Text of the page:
Meeting Almodóvar

Ever since we got to Spain I have seen Almodóvar everywhere. Not Pedro himself, mind you, but all the ‘Almodóvaresque’ characters that populate his films. They may be seen walking down most Spanish street for those who care to notice. Ronda does, at least on the surface, lack his most infamous characters; transvestites, whores and junkies, but closet gay men, Women on the verge of a nervous breakdown, unfaithful spouses, sprinting high heeled divas and townswomen who never shut up are all here in our little village. He may write about La Mancha, but to me, it seems that this entire country is a giant casting session for the Spanish film master:

*A night, a woman hollers to a women leaning out from a balcony two floors above. The latter is seen in silhouette against a living room wall with a gilded framed oil painting, the former is precariously holding a giant cake while continuing her endless tirade.

*In a new suburb, a corpulent farmer-gone-businessman tries to rent out a house with Hallmark virgins and kiddy-porn on the walls. He stands almost a solid meter and a half off the ground, with his potbelly covered by all but the last two buttons of his apple green jacket.

*At the 8-Euro-daily-special restaurant, a waiter in his mid forties. His red pants, impeccably ironed shirt and striped scarf draped dandily around his neck indicate that his mother still does his laundry. In spite of or possibly due to his reluctance to move unless called upon, I am tempted to believe that the old women behind the stove is the lady in question.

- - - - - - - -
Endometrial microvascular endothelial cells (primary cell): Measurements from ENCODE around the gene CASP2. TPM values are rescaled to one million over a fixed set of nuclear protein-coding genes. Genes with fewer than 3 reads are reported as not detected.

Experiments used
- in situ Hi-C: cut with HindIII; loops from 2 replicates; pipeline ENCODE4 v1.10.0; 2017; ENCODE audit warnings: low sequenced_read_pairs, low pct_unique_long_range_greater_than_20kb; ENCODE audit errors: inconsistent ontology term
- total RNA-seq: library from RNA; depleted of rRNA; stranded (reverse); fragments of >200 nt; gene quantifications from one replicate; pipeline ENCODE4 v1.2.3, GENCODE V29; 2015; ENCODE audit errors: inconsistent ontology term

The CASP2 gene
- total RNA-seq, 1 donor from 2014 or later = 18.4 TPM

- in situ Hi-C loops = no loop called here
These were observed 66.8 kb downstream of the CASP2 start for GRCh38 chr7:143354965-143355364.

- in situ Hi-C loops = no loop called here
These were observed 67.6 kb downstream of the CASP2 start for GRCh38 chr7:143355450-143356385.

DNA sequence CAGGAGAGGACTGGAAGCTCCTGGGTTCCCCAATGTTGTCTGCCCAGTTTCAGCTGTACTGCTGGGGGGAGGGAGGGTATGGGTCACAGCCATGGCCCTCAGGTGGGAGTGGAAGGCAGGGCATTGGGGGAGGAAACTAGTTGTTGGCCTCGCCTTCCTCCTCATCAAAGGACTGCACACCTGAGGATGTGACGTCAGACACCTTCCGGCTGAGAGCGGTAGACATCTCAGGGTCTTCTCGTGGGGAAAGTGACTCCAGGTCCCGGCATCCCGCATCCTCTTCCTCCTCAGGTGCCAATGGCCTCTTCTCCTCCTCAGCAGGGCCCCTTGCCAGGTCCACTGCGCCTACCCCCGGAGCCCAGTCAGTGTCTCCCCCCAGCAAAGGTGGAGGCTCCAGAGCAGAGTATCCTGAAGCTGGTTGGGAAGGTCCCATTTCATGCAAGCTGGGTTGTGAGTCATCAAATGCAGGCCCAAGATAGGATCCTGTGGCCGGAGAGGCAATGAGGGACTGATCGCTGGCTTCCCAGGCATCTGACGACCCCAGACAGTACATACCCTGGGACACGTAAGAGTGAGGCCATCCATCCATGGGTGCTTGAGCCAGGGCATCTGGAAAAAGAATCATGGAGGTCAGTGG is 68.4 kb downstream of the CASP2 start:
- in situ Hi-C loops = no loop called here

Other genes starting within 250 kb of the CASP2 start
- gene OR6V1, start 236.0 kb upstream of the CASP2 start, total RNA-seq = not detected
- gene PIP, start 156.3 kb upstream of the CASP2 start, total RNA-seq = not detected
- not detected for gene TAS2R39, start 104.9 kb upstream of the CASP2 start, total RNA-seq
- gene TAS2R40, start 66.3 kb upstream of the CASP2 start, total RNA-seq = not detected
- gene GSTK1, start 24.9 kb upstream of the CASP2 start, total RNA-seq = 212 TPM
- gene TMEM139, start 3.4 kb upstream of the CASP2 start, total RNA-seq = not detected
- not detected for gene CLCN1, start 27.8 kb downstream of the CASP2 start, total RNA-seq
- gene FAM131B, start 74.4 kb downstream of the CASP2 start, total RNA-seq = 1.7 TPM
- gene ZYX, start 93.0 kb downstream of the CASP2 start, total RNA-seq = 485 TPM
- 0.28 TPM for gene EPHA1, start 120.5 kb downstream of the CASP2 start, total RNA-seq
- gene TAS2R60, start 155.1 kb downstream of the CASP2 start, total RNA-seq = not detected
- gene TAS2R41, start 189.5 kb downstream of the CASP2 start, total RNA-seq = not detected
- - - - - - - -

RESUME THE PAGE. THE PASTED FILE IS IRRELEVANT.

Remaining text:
*At a thematically decorated restaurant located near Spain’s oldest bullring, a couple and their adult daughter take a table for 10. They look like a Hola magazine photo shoots with a Rioja wine lord. The females have pulled-back hair, discrete pearl earrings, tight mouths and too red lipsticks. The lord himself sports the same bald patch as Franco, whom he likely still wish was in power. The family is joined by a dozen or so other people, dressed like the family, for some illusive hunt. Loud and demanding, they order food a la carte and wine by the bottle, clogging all exits and occupying all staff. An old man limps in to sell his last 4 lotto tickets, but the privileged hunting party does not notice.

*A mid-life woman tries to rent out her house, carefully trying to push the unhinged doors, rusty stove top, and half done tile job aside as she shows the potential tenants from room to unfinished room, promising it will be done by Monday.

Yesterday, the ultimate Almodóvar scene: a stocky little gypsy in the middle of a pedestrian street, playing a Paso Doble, the come-hither music they play during bull fights. His one hand plays the background beat on an electric organ, the other hand plays the trumpet lead. A bit later on, an old man on a bench, observing as he slowly twirl his false teeth in his hands. As days go by, I realize that it may not be simply that Spain and its people are Almodóvaresque. It may be that Almodóvar is simply Spanish…

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